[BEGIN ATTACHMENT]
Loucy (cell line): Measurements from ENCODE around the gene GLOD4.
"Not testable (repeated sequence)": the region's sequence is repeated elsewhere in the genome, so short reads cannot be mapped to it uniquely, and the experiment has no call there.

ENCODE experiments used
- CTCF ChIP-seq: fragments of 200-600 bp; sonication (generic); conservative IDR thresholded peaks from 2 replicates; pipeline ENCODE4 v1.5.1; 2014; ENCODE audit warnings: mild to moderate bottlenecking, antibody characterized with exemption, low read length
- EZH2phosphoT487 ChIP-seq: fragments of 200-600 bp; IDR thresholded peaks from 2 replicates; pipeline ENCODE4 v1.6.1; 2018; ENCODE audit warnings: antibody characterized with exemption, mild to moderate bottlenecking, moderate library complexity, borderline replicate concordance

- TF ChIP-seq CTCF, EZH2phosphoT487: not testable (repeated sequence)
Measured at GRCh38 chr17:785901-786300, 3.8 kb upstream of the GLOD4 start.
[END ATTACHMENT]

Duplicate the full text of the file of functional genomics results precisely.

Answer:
Loucy (cell line): Measurements from ENCODE around the gene GLOD4.
"Not testable (repeated sequence)": the region's sequence is repeated elsewhere in the genome, so short reads cannot be mapped to it uniquely, and the experiment has no call there.

ENCODE experiments used
- CTCF ChIP-seq: fragments of 200-600 bp; sonication (generic); conservative IDR thresholded peaks from 2 replicates; pipeline ENCODE4 v1.5.1; 2014; ENCODE audit warnings: mild to moderate bottlenecking, antibody characterized with exemption, low read length
- EZH2phosphoT487 ChIP-seq: fragments of 200-600 bp; IDR thresholded peaks from 2 replicates; pipeline ENCODE4 v1.6.1; 2018; ENCODE audit warnings: antibody characterized with exemption, mild to moderate bottlenecking, moderate library complexity, borderline replicate concordance

- TF ChIP-seq CTCF, EZH2phosphoT487: not testable (repeated sequence)
Measured at GRCh38 chr17:785901-786300, 3.8 kb upstream of the GLOD4 start.